How Spring Breakers, Kyrsten Synema, Yavapai College and Earth Month Helped Me Appreciate Sedona Restaurants
A VERSION OF THIS ARTICLE APPEARS IN THE RED ROCK NEWS
April 2, 2021
It is refreshing to see our eateries so busy again. Sedona’s restaurants and restauranteurs – some of our most committed civic citizens – have suffered COVID’s devastation disproportionately and for too long. Yes, it is inconvenient to wait, but we’re lucky Sedona offers such a range of cuisine, cultural experiences, and variety – and that so many of our restaurants have survived to cook another day.
Federal Grants Will Help
The industry is not out of the woods, however. Fortunately, they are are getting a remarkably strings-free boost in the $1.9 trillion American Rescue Plan Act to the tune of $26.8 billion in direct grants. The funds go to independent restaurants, defined as not being part of a group with more than 20 locations, which in Sedona’s case, is almost all.
The money – a forgivable grant, not an interest-bearing loan – can cover payroll, benefits, mortgages, rent, utilities, maintenance, supplies, protective equipment, cleaning materials, food, paid sick leave – any essential expense. Caterers and taprooms, brewpubs and tasting rooms are eligible, too. Industry groups say the grants could be available as early as this month.
It is called ‘The Restaurant Relief Fund’ and it is based on the RESTAURANT Act, first introduced last year with Arizona Senator Kyrsten Sinema as a co-sponsor.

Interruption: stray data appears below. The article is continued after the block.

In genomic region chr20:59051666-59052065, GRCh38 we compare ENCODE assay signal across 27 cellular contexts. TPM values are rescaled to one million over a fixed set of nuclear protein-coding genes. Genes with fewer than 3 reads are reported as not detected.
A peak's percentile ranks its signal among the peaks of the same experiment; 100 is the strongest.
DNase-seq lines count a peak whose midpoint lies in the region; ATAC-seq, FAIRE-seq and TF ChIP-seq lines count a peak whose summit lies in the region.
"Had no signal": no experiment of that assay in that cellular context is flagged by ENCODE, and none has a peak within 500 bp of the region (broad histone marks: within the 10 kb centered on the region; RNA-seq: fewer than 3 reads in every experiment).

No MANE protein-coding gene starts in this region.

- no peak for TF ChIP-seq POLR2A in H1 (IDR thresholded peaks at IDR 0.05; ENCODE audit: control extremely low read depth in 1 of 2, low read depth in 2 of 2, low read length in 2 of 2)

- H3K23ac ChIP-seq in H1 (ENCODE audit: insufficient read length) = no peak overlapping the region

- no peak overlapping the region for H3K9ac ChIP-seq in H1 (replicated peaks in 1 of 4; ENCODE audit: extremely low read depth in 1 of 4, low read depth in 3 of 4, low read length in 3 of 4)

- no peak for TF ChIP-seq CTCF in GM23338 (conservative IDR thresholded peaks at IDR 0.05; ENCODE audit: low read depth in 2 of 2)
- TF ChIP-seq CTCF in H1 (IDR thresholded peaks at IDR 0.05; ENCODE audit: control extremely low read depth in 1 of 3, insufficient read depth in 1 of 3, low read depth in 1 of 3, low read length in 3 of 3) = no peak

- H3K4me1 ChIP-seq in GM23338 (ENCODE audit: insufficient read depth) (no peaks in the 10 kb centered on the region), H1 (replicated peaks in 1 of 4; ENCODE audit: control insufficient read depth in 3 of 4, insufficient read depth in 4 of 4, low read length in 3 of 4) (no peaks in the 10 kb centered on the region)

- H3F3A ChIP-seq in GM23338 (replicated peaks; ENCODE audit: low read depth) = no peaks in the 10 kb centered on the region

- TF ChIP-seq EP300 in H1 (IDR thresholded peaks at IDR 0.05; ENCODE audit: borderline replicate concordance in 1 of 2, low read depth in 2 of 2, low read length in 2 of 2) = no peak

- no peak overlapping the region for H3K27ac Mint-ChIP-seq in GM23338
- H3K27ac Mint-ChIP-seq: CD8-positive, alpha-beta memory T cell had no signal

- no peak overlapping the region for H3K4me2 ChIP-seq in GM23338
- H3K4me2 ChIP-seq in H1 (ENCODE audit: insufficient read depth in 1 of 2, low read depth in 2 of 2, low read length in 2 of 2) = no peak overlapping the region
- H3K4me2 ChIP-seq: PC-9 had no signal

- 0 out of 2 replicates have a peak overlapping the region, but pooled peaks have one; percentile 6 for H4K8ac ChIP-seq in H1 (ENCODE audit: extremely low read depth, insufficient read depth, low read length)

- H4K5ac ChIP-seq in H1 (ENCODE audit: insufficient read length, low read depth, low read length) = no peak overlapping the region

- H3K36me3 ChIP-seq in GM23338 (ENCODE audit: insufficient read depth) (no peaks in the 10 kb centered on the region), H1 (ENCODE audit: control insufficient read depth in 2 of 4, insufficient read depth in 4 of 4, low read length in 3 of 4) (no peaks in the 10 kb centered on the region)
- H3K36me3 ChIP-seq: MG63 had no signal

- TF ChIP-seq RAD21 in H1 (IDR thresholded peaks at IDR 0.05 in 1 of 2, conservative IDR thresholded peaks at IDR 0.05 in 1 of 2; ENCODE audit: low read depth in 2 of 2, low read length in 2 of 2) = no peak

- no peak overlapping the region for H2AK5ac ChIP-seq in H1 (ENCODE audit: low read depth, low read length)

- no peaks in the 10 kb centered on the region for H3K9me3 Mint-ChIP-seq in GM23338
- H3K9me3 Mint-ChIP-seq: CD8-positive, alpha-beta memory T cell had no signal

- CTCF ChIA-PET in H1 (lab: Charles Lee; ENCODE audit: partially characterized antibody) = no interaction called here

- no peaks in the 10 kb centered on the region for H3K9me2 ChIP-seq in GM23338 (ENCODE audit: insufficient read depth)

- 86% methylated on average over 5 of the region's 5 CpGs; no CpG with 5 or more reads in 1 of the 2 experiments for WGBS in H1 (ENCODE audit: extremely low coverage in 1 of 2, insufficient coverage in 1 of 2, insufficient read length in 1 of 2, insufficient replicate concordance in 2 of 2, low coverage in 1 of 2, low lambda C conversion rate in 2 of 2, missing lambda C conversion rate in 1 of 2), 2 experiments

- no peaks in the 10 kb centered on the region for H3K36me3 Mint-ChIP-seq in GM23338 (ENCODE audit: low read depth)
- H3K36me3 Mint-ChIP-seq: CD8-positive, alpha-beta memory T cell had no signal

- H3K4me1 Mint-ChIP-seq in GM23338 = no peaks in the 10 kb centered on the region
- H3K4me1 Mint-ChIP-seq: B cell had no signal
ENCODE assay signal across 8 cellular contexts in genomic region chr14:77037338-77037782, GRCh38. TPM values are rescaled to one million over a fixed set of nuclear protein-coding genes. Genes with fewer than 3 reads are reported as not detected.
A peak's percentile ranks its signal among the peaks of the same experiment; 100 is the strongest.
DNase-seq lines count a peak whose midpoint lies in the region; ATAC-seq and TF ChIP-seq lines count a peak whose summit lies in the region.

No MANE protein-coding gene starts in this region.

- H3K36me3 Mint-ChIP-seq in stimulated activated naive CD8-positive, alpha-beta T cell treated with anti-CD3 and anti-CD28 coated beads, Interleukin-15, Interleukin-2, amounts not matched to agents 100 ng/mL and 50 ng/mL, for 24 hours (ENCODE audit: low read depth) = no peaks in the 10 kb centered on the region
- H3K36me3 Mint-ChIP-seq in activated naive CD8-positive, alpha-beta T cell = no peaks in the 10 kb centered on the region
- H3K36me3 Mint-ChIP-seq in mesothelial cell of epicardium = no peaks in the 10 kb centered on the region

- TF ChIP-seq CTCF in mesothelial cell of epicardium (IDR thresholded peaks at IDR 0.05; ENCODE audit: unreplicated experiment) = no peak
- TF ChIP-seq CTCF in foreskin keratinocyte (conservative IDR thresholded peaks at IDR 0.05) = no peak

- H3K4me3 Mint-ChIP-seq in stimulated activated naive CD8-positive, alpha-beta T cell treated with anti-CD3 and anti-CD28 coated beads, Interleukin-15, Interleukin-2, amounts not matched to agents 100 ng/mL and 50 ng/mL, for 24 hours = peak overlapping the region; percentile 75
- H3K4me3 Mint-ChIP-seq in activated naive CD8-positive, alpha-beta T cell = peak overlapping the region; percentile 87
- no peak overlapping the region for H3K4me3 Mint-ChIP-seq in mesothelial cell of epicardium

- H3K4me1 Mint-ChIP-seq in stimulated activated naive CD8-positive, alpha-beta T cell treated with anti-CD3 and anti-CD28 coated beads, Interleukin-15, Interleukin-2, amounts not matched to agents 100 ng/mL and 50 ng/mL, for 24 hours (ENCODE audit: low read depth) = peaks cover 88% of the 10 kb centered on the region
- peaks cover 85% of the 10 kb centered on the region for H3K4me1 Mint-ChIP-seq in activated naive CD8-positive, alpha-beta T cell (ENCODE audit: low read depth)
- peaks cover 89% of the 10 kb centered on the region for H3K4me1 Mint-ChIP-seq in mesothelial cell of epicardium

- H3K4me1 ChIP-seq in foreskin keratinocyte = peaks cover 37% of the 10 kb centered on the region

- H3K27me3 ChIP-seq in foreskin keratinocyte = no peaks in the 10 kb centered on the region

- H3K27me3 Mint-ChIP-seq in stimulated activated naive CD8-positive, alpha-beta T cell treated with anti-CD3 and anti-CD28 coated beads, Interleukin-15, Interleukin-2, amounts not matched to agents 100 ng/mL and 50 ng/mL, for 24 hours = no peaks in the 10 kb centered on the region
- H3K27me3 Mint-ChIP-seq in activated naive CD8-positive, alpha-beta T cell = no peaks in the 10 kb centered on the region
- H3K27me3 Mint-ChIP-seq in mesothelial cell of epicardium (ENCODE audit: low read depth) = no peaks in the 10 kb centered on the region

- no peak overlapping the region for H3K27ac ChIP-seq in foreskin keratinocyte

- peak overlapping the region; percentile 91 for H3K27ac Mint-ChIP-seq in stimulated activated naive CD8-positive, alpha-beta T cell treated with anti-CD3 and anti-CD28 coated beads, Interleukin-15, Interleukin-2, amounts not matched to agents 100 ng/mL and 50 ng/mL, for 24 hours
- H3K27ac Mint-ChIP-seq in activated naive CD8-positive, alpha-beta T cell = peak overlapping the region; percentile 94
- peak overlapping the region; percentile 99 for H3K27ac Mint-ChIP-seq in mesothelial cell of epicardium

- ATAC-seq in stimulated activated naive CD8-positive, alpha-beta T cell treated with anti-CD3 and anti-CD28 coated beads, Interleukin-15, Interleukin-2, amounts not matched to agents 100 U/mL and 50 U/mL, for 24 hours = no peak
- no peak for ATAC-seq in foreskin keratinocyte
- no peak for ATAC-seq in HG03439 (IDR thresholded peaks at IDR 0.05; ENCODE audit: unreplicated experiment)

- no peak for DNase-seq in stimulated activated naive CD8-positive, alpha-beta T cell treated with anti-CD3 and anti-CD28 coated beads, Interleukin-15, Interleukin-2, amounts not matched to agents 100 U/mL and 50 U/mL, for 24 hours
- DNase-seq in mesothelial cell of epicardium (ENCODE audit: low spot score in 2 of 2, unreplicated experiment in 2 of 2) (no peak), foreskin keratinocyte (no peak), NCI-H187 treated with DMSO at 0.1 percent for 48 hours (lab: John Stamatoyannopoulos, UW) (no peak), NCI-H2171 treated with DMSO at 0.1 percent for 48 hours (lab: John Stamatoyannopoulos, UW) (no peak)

Local Jobs for Local People – Educators Respond
Millions find careers in restaurant management and culinary arts very satisfying, and Sedona is a great place to do it. Yavapai College is preparing interested young people for a start in the industry and last week, I saw how they do it.
Yavapai College Associate VP for Strategic Initiatives Dr. James Perey and Associate Dean Linda Shook showed me around the Yavapai College Culinary Arts Program. Students learn to make stocks and sauces, handle equipment safely, fabricate meat, fish and poultry into delicious meals, and master the fundamentals of kitchen and food service operations.
Program Director Robert Barr, an award-winning chef with 40 years’ experience on two continents, and Chef Javier Franco, a Four Seasons alum who owns Layla’s bakery, supervise the instruction. If you’re interested in a food service career, local young person, this is the program for you!
Restaurants are Showing the Way, Environmentally
By recycling food waste, going straw-free, reducing energy use or patronizing local growers, our restaurants are sustainability leaders (including Layla’s). More than 20 of the 100+ local certified sustainable businesses are restaurants, and I am proud that many are Chamber members.
Many people ask how they can act sustainably in daily life. It’s easy to start, and small steps add up to a big impact. Practice home recycling, do an energy audit, or give an hour a month to a cause, such as trail maintenance or trash cleanup. Looking for ideas? SedonaEarthMonth.com has plenty.
Part of our job is sending a strong sustainability messages to visitors during Earth Month, engaging our websites, social media platforms and the Visitor Center. We’re asking visitors to act: sign the Sedona Cares Pledge, learn the 7 Principles of Leave No Trace, volunteer, and be mindful of their impact. Post-COVID travelers say they are more sensitized to their destinations and want to give back. We’re taking advantage by sharing our expectations. Check out how we’re doing it at VisitSedonaEarthMonth.com.
See you Wednesday, April 7 at Big Park Loop Trail for my monthly Walk & Talk at 4 p.m. Bring your ideas about traffic, trash and pressure on our precious trails, along with water and a hat! Looking forward to it.
-Candace Carr Strauss,